Ramesh Govindan, GBS22

Schools: School of Medicine and Graduate School of Biomedical Sciences 

Degree: MD/PhD in Cell, Molecular, and Developmental Biology 

What was it like studying virology during a global pandemic? 

It made everything real. I finished my lab work just before everything shut down, and I remember that at my Ph.D. defense everyone was asking questions about COVID-19, even though I was presenting on Ebola. It was rewarding in the sense that some of the lessons from my work on the spike proteins of Ebola and influenza could translate to SARS-CoV-2; I think a thin silver lining of this pandemic is that more resources will be devoted to virology research on an international level. 

My Ph.D. centered on understanding how viral spike proteins function and how antibodies bind them, in order to inform vaccine design. Today, with the emergence of COVID-19 variants like omicron, understanding how spike proteins evade immunization is more important than ever.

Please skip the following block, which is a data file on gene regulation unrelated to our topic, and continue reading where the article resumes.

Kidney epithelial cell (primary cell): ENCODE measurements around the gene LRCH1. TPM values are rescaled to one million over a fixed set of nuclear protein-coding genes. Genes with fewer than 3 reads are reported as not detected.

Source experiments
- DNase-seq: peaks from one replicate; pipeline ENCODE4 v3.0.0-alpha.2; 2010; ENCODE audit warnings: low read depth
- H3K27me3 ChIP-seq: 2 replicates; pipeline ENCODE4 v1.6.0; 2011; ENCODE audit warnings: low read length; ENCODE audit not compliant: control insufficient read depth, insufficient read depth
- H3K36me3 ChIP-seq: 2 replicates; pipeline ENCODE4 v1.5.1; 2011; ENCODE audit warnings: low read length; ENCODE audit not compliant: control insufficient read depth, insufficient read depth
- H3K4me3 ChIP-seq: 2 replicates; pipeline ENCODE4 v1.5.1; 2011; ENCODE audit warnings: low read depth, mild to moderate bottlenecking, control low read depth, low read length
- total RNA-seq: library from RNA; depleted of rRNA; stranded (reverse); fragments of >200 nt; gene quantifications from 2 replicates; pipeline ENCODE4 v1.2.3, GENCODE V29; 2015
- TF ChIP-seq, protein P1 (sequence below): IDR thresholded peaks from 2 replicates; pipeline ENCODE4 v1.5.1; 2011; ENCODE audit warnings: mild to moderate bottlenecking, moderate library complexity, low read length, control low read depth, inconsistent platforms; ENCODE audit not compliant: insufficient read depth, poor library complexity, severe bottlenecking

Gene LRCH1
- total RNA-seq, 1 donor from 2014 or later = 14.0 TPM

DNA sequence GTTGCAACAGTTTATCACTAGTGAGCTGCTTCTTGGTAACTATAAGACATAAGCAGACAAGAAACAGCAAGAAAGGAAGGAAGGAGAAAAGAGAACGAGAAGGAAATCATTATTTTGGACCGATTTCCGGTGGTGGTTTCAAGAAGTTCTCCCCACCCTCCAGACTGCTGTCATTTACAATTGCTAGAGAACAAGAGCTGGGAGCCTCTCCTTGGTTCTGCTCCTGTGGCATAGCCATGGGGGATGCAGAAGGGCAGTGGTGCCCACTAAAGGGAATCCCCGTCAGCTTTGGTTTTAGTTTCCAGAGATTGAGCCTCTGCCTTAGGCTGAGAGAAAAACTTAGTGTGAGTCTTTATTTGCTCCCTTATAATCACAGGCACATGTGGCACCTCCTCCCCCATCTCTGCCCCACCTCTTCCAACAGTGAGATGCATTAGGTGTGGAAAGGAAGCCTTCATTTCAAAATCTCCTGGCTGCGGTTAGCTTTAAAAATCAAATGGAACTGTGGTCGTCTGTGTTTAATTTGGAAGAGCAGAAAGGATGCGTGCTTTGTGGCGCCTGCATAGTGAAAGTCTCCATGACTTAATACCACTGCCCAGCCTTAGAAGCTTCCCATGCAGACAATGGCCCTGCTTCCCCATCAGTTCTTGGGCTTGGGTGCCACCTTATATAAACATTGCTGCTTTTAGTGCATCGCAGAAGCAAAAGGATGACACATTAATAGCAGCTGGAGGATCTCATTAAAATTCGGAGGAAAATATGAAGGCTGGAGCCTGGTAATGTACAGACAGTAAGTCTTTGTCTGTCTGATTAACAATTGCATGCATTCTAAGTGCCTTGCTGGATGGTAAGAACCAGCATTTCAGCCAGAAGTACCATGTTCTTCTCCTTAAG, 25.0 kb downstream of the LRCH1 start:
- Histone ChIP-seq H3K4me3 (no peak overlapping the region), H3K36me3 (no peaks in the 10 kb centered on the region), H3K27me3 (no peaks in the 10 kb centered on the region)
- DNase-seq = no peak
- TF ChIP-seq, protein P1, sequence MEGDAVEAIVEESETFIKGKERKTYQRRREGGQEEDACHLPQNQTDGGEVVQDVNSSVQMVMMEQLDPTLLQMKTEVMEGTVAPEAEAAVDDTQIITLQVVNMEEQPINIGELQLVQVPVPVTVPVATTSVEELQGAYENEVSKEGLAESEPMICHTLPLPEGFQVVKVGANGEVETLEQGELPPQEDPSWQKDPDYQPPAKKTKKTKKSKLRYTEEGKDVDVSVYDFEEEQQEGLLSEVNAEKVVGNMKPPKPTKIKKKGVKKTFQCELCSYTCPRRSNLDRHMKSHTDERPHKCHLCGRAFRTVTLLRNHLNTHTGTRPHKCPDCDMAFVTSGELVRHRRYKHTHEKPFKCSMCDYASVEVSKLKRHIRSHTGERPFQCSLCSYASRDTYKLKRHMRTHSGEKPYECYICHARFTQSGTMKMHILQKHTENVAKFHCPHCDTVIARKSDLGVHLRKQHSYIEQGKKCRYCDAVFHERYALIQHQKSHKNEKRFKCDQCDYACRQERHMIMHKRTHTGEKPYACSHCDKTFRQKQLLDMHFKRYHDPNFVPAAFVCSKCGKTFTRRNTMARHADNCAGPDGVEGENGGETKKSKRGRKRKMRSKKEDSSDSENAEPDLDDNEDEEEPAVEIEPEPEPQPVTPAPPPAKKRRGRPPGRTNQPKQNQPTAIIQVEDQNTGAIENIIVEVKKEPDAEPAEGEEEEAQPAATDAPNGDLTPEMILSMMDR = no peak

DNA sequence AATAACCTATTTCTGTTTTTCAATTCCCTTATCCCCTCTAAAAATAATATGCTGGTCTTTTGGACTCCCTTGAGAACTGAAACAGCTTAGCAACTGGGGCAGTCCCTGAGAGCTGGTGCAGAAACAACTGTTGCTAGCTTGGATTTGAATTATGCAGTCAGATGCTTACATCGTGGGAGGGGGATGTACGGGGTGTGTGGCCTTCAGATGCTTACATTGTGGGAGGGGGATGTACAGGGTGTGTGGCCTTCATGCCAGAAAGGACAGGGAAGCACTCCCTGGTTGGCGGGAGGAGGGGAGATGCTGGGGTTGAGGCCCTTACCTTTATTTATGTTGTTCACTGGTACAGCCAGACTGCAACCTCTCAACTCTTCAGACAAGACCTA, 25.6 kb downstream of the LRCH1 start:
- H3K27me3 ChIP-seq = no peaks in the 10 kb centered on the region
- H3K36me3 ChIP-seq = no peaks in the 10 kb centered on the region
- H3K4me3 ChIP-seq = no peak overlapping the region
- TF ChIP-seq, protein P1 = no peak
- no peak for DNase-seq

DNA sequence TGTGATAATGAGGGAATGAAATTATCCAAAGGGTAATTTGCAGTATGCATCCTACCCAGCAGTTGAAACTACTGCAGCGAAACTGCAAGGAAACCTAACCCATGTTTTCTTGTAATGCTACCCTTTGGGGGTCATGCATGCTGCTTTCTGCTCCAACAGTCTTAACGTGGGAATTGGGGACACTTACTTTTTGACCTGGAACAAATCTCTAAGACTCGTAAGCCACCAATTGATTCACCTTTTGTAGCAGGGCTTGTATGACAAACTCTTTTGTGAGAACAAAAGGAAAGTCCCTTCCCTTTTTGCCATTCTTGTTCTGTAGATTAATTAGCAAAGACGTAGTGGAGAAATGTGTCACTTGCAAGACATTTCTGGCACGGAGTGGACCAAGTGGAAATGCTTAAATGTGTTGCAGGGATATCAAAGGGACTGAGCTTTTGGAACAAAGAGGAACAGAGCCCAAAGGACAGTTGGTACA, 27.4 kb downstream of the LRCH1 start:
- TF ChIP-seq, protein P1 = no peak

What’s your superpower? 

Patience, I suppose. An ability to delay gratification. If I couldn’t do that, I wouldn’t be in this program. I did four years of college, eight years in the MD/Ph.D. program here at Tufts, and I have three more years of residency to go, with a fellowship likely after that. It’s a long road. 

I’ve taken that into my hobbies too. I’ve recently gotten into bonsai—you spend years growing something that you can enjoy when you’re old, kind of like my degrees. I’ve also gotten really into cooking. I like finding creative outlets where you can be proud of something that isn’t a grade or a lab result.  

What most surprised you about yourself during your time here? 

On the wards, I’ve realized I’m far more of an emotional person than I thought. I always used to see myself as a scientist first and all about cold logic, and the human element of medicine can be very challenging. If you’re meeting a patient in the hospital, they’re probably having the worst day of their life. You have to immediately get on their level and be there for them as a human being.  

Even harder for me was pulling myself out of that mindset when I came home from the hospital. I find that talking about those experiences helps a lot—how to move forward without holding on to frustration and guilt. That’s been my biggest growing experience in the last eight years; this drive to become an empathetic caregiver who cares deeply but isn’t overwhelmed or destroyed by it. 

This profile originally appeared as part of the series “Profiles in Inspiration: Commencement 2022 Spotlights."

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